Now what? I had no plan, and that made me anxious. I didn’t know what, if anything, to do but try and empty my mind and snuggle up to the silence. I went for a walk down the winding road that led to the highway far below. There were benches at various places along the way—a chance, I thought, to sit and drink in the beauty along with the silence. But every time I sat, my mind was flooded with the image of that lovely St. Francis statue. It was like a tune you just can’t get out of your mind. Just a distraction. An annoyance to divert my attention from sinking into silence.

And then it hit me. This was one of those answers Liz said would come. Mary had told me when I found the perfect St. Francis, it would come from her heart. I had found the perfect St. Francis. Suddenly the expensive part was of no importance. I walked back up the road with conviction and purpose. The statue was waiting for me at the bookstore. Now with great joy, I bought it and placed it on the little desk in my room. Just looking at the beautiful face and peaceful expression on the statue, I could feel the convergence. Mary’s love for me. She had said this gift would come from her heart. My love for Mary. And St. Francis signifying a love for animals. It had come together perfectly. I knew I would be reminded of my love for Mary every time I looked at my beautiful St. Francis.

I was faithful to the rule of silence at the retreat. My time there had already been eventful. On the third evening, just as the sun was beginning to go down over the Pacific, I walked to a bench at one of the highest points on the cliff. To my happy surprise, Liz was sitting on the bench, but there was enough room for the two of us. We smiled at one another but did not speak. I felt such a deep love for this woman who was more a sister than a sister-in-law. I hoped my feelings for her would flow out to her in the space between us on the bench.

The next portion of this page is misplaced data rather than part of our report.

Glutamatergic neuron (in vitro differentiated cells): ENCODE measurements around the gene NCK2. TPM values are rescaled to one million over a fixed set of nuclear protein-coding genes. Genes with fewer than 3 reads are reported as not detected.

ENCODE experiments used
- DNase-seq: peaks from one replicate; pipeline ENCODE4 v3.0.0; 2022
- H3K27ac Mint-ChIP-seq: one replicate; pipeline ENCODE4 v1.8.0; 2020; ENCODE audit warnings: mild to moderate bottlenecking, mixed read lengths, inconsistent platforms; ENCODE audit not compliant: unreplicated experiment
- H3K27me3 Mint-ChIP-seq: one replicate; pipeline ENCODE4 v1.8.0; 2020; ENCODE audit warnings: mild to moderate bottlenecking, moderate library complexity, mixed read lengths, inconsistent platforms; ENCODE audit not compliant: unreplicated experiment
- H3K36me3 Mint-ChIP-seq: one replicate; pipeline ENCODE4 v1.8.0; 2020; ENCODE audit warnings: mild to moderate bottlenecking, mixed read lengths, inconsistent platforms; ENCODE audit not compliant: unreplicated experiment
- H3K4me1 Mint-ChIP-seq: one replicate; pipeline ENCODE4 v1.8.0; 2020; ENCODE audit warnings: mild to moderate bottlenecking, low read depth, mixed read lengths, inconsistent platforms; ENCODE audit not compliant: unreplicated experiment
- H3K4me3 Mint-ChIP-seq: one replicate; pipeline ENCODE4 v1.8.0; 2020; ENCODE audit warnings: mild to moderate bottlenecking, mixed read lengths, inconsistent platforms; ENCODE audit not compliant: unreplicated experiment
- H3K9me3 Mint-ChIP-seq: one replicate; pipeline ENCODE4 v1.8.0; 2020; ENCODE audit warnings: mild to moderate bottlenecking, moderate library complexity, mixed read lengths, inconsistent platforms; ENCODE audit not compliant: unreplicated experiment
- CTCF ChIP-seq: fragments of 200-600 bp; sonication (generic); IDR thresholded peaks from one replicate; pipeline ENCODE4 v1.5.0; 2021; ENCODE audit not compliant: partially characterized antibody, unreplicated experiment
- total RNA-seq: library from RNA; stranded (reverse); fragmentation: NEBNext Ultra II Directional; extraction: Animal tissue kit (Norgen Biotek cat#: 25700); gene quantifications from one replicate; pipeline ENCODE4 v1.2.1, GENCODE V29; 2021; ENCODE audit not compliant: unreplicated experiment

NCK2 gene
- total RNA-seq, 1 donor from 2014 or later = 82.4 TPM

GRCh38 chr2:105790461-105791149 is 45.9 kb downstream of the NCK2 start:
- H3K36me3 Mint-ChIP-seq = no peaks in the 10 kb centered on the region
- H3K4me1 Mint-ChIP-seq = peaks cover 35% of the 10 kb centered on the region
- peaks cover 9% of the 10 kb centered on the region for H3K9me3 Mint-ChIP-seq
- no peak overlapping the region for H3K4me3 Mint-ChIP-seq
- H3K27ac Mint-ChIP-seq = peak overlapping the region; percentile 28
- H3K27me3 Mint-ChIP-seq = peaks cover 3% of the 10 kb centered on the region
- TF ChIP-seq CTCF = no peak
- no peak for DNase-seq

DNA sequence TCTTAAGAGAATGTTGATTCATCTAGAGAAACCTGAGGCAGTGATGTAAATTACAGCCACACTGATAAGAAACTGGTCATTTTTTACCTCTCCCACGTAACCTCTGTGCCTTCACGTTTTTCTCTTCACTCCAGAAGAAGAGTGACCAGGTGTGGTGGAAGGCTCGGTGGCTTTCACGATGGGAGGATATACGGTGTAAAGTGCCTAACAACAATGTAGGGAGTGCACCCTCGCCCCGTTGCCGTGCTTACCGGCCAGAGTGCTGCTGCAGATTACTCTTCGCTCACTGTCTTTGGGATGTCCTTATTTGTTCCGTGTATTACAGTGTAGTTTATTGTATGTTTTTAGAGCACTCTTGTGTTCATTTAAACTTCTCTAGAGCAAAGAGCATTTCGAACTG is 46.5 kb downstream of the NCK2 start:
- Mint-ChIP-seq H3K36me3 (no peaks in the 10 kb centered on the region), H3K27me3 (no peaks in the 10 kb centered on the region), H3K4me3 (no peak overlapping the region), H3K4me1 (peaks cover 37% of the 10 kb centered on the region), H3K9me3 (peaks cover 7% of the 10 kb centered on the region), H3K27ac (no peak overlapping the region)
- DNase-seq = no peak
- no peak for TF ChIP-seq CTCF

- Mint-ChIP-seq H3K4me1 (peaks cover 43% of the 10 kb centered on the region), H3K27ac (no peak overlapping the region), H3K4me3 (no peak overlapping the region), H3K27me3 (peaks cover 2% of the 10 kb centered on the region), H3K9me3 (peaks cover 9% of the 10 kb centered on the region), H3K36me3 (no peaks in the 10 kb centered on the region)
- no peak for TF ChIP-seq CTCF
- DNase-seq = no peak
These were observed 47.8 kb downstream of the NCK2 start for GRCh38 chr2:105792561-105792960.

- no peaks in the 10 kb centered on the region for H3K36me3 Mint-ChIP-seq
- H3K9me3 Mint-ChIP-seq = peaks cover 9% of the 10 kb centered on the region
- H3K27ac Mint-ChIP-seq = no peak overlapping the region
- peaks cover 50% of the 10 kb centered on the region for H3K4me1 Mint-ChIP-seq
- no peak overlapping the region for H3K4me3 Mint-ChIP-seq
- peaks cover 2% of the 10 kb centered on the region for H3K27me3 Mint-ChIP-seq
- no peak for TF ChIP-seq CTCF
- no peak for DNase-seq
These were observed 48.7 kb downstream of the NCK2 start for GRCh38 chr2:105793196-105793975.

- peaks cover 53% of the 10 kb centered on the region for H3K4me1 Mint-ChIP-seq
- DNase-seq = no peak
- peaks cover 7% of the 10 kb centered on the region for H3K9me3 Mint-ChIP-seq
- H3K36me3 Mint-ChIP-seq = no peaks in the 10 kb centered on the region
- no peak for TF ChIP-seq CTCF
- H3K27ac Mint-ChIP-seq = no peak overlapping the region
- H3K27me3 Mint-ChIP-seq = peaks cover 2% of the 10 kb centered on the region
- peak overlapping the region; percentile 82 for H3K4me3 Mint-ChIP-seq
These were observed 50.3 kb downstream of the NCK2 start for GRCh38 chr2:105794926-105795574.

Suddenly, we both noticed something moving out from the woods below us. As it advanced towards us, we could see it was a beautiful reddish-brown fox. It kept on walking towards us, getting closer and closer…now alarmingly close! What is this wild thing doing? I thought. Is she going to attack us, bite us? Oh Lord!

Liz and I looked at each other with wide eyes, both of us still silent but not sure what to do. Should we run? Should we try to wave off the fox? Instead, we just watched her as she came right up to our feet, turned around, and sat on the ground between us facing the ocean.

The three of us stayed there, not moving, never flinching, all of us directing our attention to the beauty before us. The sun was just beginning to dip down to the horizon, sky, and ocean blending into a mesmerizing image of blue and gold. Spokes of intense light reached out to form a halo of radiant beams around the sun.

The fox and the two women shared an instant of exquisite beauty and connectedness. And when the sun finally disappeared on the horizon, the fox slowly rose and began the trek back down the hill to her den.

Liz and I looked at each other in utter amazement. There’s that convergence again, I thought. My love for Liz, her love for me, St. Francis’ love for animals forming a perfect communion between the three of us—me, Liz, and the fox appreciating the beauty of the light from the setting sun. I imagine the messengers of God wanted us to share in this moment of silence an understanding that all of God’s beings are but rays of the same light. Thank you, God, for Mary and Liz, the fox and the sunset. We joined in a moment of grace that will live in my memory forever.

“Let us wait here in silence, and kneel down an instant in our gratitude to Him Who called to us and helped us hear His call.” (C-Ep.4:1)